If you’ve enjoyed my feeble attempts to translate Malay poems and songs over the years, perhaps you’d like the Poetry Translation Centre. Contemporary poets of…
Subscribe with a Reader
Follow me on TwitterMy Tweets
- A Short History of Malaysia # - Straightforward introduction to Malaysian history; key individuals, important dates, broadest themes. It feels comparable in depth to what I remember of high school US History class. A good preparation for further reading, I hope.
- The Jungle is Neutral: Review # -
The Jungle is Neutral, by F. Spencer Chapman
The memoir of a British lieutenant in WWII Malaya who conducts guerilla warfare against the Japanese. It’s not a very gripping story. All the successful guerrilla work takes place in the first quarter of the book, and from there on it is one long anticlimax of malaria, dysentery and thrashing through the jungle. Managing not to die in the jungle for a few years is a pretty good feat for a foreigner but he’s surrounded by locals who do it with less effort, and he doesn’t have much interesting to say about it beyond the bare facts. His major accomplishment between all the not succumbing to illness is training up the Malayan Communist Party cadres in tactics. The book ends with the war so I’m left wondering to what degree the post-war MCP insurgency against the British was more effective because of the good lieutenant’s training.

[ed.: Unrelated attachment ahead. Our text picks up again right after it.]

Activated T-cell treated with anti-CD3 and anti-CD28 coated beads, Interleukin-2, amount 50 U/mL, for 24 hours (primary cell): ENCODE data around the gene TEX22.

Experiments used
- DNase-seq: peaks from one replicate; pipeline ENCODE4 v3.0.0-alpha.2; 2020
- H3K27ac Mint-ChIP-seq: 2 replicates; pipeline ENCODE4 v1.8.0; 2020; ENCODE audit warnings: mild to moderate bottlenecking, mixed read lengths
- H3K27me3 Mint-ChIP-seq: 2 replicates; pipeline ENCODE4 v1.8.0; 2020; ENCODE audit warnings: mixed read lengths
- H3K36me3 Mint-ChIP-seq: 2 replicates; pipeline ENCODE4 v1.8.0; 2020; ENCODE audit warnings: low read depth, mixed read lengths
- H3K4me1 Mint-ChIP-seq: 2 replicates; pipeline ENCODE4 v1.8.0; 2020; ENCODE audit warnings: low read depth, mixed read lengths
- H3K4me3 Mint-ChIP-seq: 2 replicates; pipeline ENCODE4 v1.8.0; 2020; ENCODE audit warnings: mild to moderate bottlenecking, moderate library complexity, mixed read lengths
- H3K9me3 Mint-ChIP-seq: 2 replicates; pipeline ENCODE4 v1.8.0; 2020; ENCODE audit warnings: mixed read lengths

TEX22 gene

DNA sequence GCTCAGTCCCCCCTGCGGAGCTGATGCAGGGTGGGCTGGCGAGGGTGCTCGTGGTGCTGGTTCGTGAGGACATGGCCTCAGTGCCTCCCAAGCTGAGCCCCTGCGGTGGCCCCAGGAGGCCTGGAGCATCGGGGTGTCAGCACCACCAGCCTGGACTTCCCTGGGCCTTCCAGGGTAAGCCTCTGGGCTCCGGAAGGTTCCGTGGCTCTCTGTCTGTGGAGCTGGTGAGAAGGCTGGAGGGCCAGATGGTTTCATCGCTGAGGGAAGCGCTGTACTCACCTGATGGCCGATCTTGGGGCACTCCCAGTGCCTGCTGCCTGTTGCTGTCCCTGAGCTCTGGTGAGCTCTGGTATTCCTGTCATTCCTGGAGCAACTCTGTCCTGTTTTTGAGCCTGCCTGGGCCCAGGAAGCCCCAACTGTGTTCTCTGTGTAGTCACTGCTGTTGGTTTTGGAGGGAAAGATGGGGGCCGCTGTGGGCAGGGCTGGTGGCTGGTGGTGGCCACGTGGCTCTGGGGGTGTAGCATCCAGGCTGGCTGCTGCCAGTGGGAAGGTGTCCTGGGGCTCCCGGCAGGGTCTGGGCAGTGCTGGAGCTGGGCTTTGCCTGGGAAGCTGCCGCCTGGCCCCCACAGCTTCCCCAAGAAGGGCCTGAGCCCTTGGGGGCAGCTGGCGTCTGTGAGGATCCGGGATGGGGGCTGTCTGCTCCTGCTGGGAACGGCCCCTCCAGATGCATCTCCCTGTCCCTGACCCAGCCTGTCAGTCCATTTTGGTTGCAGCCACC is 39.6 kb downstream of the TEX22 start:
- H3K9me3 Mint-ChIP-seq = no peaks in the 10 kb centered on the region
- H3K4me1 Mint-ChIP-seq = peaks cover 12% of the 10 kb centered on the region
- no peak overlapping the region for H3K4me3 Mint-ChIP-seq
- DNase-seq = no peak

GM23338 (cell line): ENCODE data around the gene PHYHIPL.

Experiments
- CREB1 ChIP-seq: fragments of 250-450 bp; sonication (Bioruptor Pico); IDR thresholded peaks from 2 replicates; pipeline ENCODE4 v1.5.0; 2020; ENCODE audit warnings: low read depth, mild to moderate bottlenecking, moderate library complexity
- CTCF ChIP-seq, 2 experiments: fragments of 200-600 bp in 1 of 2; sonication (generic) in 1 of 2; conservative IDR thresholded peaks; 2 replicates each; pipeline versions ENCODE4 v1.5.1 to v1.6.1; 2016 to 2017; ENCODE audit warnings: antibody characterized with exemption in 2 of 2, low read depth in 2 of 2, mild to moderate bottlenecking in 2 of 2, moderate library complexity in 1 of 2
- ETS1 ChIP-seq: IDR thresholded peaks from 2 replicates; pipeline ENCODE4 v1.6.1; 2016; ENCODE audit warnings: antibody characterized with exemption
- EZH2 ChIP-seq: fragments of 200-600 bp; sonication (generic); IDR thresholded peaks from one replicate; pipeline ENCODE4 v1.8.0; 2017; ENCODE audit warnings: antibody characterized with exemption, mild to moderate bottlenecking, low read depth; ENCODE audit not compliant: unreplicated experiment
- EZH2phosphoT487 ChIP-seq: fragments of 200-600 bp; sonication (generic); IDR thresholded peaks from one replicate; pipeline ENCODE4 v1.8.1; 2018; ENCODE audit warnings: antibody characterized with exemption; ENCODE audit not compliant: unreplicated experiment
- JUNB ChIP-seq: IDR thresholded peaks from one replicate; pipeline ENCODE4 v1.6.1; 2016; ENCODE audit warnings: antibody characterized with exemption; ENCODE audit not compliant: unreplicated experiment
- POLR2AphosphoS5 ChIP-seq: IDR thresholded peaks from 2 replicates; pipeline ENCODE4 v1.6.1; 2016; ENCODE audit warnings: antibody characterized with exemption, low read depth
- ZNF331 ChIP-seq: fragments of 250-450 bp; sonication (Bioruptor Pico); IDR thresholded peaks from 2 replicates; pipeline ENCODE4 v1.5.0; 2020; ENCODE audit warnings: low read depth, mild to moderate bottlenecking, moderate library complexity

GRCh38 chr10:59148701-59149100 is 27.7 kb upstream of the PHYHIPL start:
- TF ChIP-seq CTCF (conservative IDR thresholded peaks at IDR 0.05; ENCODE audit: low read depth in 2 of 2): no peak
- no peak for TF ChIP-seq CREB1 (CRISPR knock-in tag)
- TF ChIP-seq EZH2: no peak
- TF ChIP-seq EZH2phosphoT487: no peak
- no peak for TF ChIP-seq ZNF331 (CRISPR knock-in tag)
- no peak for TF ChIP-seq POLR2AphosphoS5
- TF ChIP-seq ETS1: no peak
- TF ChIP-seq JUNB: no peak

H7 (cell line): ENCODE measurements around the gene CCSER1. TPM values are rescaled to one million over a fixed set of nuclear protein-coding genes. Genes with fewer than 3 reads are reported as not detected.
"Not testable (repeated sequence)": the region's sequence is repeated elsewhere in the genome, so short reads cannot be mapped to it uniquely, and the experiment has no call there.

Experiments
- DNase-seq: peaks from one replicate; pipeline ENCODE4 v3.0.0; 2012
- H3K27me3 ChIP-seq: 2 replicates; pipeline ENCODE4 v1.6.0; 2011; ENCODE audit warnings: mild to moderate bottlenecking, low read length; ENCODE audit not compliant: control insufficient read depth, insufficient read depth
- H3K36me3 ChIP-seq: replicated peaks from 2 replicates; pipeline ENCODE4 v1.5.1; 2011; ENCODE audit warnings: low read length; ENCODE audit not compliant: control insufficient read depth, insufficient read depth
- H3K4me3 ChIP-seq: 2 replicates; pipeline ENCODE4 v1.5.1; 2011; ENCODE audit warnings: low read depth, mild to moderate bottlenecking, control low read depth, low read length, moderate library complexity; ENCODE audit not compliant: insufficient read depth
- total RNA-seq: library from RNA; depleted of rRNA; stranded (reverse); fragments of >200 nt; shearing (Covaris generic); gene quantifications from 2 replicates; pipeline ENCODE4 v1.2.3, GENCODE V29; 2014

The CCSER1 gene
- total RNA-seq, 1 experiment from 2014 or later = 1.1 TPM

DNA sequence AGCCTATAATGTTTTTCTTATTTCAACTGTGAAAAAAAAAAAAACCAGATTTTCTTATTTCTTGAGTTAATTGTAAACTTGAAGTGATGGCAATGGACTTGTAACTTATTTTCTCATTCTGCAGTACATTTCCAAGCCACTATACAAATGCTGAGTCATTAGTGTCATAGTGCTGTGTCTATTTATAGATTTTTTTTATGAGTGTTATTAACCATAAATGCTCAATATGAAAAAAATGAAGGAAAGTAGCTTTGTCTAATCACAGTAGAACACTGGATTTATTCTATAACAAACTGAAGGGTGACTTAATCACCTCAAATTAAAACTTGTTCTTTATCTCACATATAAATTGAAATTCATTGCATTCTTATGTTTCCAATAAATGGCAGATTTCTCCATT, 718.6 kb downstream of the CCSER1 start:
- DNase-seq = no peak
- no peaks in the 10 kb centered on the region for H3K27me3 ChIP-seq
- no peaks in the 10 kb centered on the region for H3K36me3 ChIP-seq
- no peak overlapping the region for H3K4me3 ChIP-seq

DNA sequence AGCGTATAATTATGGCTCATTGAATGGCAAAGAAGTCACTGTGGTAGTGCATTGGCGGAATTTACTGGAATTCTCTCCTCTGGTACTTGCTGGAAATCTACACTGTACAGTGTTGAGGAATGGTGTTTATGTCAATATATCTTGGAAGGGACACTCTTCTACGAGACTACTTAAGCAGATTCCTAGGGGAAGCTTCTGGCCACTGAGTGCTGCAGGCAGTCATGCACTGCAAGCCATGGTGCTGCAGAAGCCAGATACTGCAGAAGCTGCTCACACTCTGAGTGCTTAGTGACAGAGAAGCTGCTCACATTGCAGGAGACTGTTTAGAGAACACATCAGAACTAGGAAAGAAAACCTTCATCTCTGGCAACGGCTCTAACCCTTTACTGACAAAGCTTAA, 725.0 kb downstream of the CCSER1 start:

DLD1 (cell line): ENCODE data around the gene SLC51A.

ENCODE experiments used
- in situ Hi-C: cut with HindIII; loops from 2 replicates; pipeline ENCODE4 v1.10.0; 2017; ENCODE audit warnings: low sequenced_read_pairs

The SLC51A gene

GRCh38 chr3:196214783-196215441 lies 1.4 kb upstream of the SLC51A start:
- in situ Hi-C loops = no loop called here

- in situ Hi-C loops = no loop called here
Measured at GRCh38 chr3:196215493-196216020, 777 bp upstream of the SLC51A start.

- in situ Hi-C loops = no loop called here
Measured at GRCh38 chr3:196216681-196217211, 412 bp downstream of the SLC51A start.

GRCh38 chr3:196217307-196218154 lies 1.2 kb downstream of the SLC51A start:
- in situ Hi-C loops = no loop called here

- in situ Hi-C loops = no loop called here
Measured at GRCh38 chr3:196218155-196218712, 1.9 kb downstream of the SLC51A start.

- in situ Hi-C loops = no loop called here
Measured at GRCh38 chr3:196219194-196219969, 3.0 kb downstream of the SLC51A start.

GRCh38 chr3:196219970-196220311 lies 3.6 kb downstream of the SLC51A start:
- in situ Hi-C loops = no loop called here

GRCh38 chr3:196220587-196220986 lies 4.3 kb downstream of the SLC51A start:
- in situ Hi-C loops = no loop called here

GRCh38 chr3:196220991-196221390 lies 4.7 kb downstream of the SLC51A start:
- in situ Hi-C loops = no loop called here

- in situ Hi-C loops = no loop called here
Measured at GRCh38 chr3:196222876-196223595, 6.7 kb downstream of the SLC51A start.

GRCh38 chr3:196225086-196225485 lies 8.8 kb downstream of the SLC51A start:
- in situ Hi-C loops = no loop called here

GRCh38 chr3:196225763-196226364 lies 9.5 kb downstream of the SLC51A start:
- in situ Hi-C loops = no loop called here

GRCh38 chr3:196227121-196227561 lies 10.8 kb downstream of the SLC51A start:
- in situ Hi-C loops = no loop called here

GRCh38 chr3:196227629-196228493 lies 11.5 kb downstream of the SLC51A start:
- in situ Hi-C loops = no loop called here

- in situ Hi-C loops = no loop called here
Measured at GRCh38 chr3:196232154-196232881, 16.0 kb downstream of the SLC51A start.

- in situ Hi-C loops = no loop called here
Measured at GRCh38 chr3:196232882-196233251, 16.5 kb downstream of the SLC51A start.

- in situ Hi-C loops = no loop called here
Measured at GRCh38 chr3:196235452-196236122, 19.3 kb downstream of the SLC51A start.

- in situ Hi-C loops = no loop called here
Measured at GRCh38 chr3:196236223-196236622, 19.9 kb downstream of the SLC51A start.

I’ve been trying to read more books about Malaysia. It hasn’t been easy. There are surprisingly few of them, at least what shows up on Amazon. Of those that I’ve found, very few have anything to say about Malays. Anthony Burgess’s Malayan Trilogy novels didn’t have one sympathetic Malay character. Likewise TJIN: there isn’t a single named Malay in the whole book. What ‘s a good book about Malaysia I should read next? Any genre welcome.
- The Road to Mecca: Review # -
Asad lived an amazing life which he describes beautifully. Meetings with future kings of Saudi Arabia, Jordan and Iran before their ascension, espionage into Fascist-controlled Libya and British Iraq: Asad covered a lot of ground. He nests his recollections like the 1001 Nights, one scene inside the other, going further back in time with each one. Yet the book seemed so dated. Asad (1900-1992) was a man of the 20th century, and his Modern rationalist outlook, his Islamist politics and his extreme attachment to the House of Saud feel like relics of a previous age here in the Post-modern, Post-binLaden 21st. The Road to Mecca was a fascinating historical document but not particularly inspirational to this reader.